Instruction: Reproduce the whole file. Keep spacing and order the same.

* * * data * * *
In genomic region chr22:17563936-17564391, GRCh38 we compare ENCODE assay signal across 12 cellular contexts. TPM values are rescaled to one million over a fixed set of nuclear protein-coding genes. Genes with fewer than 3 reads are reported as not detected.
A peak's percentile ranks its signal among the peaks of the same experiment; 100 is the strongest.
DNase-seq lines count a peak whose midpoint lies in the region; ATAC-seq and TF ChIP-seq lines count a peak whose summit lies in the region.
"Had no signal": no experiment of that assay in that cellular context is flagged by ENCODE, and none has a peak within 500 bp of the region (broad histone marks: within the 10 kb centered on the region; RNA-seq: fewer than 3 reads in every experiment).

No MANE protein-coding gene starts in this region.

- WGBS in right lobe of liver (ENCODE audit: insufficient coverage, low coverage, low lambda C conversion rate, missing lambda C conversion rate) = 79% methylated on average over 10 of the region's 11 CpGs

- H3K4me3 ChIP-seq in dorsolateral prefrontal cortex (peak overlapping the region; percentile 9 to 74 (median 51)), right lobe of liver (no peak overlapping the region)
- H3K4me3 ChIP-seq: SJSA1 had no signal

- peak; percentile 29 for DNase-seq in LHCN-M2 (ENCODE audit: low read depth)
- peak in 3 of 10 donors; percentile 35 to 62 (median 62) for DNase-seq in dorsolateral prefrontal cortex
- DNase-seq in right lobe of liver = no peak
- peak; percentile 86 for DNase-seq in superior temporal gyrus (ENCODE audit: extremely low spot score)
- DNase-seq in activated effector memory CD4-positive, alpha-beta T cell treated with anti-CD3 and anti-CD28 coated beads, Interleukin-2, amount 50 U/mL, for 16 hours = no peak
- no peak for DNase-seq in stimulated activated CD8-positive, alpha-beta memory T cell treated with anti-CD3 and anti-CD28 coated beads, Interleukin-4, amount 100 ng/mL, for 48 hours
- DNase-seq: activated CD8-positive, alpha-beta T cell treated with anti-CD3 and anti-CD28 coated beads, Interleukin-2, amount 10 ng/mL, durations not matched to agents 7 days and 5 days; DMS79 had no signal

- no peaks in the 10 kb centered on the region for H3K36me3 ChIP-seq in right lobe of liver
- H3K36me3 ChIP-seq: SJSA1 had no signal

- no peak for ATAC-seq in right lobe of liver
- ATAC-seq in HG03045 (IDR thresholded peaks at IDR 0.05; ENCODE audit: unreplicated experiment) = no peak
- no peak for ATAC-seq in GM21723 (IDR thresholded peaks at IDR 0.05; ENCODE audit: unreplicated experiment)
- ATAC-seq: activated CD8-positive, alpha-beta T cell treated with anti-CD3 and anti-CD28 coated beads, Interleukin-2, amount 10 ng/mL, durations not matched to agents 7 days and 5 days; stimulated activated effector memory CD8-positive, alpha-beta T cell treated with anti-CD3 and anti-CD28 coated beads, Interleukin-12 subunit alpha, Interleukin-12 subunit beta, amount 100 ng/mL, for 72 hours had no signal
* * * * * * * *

In genomic region chr22:17563936-17564391, GRCh38 we compare ENCODE assay signal across 12 cellular contexts. TPM values are rescaled to one million over a fixed set of nuclear protein-coding genes. Genes with fewer than 3 reads are reported as not detected.
A peak's percentile ranks its signal among the peaks of the same experiment; 100 is the strongest.
DNase-seq lines count a peak whose midpoint lies in the region; ATAC-seq and TF ChIP-seq lines count a peak whose summit lies in the region.
"Had no signal": no experiment of that assay in that cellular context is flagged by ENCODE, and none has a peak within 500 bp of the region (broad histone marks: within the 10 kb centered on the region; RNA-seq: fewer than 3 reads in every experiment).

No MANE protein-coding gene starts in this region.

- WGBS in right lobe of liver (ENCODE audit: insufficient coverage, low coverage, low lambda C conversion rate, missing lambda C conversion rate) = 79% methylated on average over 10 of the region's 11 CpGs

- H3K4me3 ChIP-seq in dorsolateral prefrontal cortex (peak overlapping the region; percentile 9 to 74 (median 51)), right lobe of liver (no peak overlapping the region)
- H3K4me3 ChIP-seq: SJSA1 had no signal

- peak; percentile 29 for DNase-seq in LHCN-M2 (ENCODE audit: low read depth)
- peak in 3 of 10 donors; percentile 35 to 62 (median 62) for DNase-seq in dorsolateral prefrontal cortex
- DNase-seq in right lobe of liver = no peak
- peak; percentile 86 for DNase-seq in superior temporal gyrus (ENCODE audit: extremely low spot score)
- DNase-seq in activated effector memory CD4-positive, alpha-beta T cell treated with anti-CD3 and anti-CD28 coated beads, Interleukin-2, amount 50 U/mL, for 16 hours = no peak
- no peak for DNase-seq in stimulated activated CD8-positive, alpha-beta memory T cell treated with anti-CD3 and anti-CD28 coated beads, Interleukin-4, amount 100 ng/mL, for 48 hours
- DNase-seq: activated CD8-positive, alpha-beta T cell treated with anti-CD3 and anti-CD28 coated beads, Interleukin-2, amount 10 ng/mL, durations not matched to agents 7 days and 5 days; DMS79 had no signal

- no peaks in the 10 kb centered on the region for H3K36me3 ChIP-seq in right lobe of liver
- H3K36me3 ChIP-seq: SJSA1 had no signal

- no peak for ATAC-seq in right lobe of liver
- ATAC-seq in HG03045 (IDR thresholded peaks at IDR 0.05; ENCODE audit: unreplicated experiment) = no peak
- no peak for ATAC-seq in GM21723 (IDR thresholded peaks at IDR 0.05; ENCODE audit: unreplicated experiment)
- ATAC-seq: activated CD8-positive, alpha-beta T cell treated with anti-CD3 and anti-CD28 coated beads, Interleukin-2, amount 10 ng/mL, durations not matched to agents 7 days and 5 days; stimulated activated effector memory CD8-positive, alpha-beta T cell treated with anti-CD3 and anti-CD28 coated beads, Interleukin-12 subunit alpha, Interleukin-12 subunit beta, amount 100 ng/mL, for 72 hours had no signal